The flat immediately west of the rock outcrop that is the peak, with a few of the concrete anchors from the lookout.

With the peak register signed, I'm not quite done on the peak. Possibly because there was a building here when they were working, the surveyors who placed a benchmark on this peak chose to do so on a lower rock outcrop to the northwest of the peak and I want to find it. Following the fuel break along the top of the mountain, I can get near the rock outcrop. It looks like some people do come out to these rocks and there are a few trails into the first couple, but examining the map makes me think these are not quite far enough along. I check because it is easy, but they have no benchmark. It takes ever more creative ways to wiggle through the brush to get to the next rock and the one after that, but eventually there is a big, round boulder dangling wire with a little metal dome just visible on its top. It is not easy to get to it or up it, but both challenges are short.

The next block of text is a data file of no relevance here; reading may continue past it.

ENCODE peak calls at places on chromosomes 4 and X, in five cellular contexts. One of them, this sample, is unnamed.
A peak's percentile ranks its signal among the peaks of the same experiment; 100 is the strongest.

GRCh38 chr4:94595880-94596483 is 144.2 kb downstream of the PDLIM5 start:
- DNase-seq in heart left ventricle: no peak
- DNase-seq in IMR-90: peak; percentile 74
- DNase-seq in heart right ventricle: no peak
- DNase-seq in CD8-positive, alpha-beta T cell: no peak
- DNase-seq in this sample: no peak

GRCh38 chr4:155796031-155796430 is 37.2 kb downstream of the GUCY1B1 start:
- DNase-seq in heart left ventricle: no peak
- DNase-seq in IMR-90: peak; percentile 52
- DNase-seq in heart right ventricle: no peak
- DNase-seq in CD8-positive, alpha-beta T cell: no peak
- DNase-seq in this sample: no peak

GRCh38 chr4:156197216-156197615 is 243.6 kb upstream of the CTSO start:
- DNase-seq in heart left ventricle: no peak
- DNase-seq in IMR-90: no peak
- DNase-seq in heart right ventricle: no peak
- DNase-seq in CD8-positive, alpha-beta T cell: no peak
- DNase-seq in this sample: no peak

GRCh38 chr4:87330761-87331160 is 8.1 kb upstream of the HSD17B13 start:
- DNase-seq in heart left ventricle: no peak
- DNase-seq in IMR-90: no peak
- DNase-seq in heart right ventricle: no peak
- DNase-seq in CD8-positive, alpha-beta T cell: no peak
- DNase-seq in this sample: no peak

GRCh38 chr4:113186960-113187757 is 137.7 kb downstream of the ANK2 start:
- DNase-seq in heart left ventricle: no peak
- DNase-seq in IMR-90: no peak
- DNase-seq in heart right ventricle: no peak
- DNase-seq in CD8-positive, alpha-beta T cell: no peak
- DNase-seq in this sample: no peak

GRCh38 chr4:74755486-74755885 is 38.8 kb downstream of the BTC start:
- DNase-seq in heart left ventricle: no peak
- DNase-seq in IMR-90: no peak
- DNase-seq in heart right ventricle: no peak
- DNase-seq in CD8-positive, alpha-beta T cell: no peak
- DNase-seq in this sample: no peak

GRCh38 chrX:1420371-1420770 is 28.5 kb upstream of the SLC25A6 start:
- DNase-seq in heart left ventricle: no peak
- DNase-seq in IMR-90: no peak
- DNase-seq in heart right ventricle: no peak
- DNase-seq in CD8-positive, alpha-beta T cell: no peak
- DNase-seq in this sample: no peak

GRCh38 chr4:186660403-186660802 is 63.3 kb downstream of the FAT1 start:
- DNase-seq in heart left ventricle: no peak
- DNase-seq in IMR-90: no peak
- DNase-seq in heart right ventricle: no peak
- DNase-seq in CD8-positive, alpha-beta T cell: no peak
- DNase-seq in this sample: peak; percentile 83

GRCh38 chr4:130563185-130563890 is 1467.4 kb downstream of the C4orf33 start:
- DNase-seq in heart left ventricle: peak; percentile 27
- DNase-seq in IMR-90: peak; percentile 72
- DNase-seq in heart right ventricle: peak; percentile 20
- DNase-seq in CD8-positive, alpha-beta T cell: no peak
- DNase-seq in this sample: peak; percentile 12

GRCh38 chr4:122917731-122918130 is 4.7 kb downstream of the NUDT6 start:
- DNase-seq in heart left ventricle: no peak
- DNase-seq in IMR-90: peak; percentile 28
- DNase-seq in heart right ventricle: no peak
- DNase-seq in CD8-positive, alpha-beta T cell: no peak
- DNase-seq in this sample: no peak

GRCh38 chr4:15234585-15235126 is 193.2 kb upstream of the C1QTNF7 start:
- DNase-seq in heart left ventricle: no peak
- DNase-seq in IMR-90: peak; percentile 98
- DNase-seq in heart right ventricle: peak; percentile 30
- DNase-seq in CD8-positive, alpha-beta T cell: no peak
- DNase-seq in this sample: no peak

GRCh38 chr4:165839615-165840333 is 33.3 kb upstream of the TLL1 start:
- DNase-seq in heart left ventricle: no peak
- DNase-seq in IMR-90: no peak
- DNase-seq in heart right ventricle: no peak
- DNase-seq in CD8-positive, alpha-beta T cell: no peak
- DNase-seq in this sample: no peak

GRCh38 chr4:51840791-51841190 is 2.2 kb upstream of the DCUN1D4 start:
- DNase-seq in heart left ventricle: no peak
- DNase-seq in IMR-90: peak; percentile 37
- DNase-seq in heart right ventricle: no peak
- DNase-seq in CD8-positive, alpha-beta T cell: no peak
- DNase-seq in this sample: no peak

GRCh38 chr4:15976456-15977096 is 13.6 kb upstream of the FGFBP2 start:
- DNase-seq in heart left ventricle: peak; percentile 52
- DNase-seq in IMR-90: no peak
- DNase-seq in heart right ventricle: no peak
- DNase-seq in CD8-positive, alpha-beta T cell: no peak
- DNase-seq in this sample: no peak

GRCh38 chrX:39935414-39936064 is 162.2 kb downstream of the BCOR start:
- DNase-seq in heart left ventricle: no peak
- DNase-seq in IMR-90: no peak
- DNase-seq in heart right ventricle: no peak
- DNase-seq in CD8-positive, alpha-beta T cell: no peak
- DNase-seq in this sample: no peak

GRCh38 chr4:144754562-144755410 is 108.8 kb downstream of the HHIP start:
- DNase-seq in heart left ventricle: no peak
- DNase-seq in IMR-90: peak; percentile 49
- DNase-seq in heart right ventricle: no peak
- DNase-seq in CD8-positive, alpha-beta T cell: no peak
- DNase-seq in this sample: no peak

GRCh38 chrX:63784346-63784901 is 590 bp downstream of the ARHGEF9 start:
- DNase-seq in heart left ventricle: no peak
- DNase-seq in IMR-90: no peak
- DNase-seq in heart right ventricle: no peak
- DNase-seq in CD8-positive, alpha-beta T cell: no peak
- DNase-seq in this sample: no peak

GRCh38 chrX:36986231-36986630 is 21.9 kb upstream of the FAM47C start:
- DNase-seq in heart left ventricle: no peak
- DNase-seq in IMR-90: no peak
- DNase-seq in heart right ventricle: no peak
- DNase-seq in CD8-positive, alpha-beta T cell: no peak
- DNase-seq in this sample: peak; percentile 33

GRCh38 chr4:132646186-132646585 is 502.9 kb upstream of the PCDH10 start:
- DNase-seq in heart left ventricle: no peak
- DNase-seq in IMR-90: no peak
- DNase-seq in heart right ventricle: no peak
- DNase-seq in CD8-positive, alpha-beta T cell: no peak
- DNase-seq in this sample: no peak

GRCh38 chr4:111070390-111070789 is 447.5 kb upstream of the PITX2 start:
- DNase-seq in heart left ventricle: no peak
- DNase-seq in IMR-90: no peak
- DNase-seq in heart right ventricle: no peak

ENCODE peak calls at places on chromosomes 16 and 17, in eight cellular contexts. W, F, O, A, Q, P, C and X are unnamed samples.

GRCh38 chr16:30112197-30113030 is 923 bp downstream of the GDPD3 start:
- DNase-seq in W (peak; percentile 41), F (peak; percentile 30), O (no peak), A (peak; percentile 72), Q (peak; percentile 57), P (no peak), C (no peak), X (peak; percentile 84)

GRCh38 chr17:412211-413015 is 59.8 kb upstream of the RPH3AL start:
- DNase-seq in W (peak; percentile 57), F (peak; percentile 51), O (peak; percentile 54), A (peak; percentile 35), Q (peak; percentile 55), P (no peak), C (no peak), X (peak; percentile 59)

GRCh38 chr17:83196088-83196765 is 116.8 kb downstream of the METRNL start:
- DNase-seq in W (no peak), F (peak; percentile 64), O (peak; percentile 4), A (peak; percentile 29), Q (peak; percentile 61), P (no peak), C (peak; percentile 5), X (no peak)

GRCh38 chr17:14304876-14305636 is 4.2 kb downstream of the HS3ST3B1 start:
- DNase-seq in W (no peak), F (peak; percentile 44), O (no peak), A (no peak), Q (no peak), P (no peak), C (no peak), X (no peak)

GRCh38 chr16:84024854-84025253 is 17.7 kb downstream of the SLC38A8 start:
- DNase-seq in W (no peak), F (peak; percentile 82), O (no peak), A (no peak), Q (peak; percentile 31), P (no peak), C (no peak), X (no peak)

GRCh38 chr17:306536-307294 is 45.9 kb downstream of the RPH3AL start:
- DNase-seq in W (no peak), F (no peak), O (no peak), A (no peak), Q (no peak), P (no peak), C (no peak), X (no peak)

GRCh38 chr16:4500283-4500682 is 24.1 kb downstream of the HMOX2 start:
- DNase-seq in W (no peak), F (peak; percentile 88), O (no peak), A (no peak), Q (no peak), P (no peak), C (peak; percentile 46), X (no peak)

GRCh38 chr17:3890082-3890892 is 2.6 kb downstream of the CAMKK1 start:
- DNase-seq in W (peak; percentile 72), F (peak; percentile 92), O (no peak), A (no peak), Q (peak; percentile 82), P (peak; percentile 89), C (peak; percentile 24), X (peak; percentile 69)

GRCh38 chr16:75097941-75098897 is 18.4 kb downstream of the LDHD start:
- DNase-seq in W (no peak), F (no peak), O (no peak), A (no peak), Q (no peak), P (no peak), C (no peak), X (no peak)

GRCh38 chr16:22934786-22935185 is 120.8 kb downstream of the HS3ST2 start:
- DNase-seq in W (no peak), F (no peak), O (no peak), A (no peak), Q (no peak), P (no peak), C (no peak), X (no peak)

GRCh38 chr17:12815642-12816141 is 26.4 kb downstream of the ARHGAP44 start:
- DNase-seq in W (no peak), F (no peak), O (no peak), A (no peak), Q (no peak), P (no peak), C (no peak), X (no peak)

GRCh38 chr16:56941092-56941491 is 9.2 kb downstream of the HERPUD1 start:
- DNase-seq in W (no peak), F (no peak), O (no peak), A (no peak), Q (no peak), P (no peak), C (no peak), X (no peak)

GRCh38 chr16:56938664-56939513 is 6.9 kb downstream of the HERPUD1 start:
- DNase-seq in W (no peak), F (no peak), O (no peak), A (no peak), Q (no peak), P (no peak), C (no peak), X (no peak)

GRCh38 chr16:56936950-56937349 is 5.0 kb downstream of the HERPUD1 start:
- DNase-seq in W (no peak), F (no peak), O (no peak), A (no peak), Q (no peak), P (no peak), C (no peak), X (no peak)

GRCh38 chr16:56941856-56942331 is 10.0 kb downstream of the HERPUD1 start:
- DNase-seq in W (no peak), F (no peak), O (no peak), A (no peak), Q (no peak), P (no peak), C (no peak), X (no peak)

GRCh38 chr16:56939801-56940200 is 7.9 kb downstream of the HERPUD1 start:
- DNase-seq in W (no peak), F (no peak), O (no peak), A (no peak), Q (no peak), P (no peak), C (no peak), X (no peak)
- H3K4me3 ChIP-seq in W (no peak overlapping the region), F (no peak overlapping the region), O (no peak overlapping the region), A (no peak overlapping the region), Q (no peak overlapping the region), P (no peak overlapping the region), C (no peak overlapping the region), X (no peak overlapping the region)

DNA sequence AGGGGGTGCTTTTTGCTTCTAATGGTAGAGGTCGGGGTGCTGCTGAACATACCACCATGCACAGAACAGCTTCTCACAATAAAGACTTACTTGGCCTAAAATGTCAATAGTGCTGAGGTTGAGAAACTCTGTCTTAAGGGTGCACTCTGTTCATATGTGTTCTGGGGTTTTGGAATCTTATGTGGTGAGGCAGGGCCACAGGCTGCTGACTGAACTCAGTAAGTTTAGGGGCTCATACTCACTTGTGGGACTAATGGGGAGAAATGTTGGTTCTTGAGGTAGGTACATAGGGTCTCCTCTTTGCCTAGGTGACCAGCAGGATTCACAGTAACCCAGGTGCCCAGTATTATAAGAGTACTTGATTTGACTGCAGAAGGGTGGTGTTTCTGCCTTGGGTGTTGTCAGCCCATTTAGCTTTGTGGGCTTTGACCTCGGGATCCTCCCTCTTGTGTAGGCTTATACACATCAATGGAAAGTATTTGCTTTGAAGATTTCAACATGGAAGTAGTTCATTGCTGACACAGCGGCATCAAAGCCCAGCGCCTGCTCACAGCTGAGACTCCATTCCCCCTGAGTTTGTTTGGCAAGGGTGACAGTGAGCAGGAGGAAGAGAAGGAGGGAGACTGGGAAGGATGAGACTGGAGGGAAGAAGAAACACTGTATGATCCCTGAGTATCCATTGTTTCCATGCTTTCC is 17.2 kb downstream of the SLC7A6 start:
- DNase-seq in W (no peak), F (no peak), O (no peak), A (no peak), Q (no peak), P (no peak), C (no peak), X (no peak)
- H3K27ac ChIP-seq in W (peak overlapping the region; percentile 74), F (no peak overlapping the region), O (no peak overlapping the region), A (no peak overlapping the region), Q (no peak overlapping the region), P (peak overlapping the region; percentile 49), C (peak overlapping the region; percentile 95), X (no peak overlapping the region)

rock outcrop to the northwest of the peak
The benchmark is somewhere over there. The rocks visible from here are not so hard to get to, but the target is further along. You can see the thick brush between the fuel break and the rock outcrop.

the boulder with the benchmark, a good eye should be able to pick out the disk near the top
The boulder with the benchmark is a rounded thing still adorned with wires from the wooden post that was set here for surveying. The disk is just to the left of the point at the top. The larger version of the image is really needed to see it.

benchmark with the view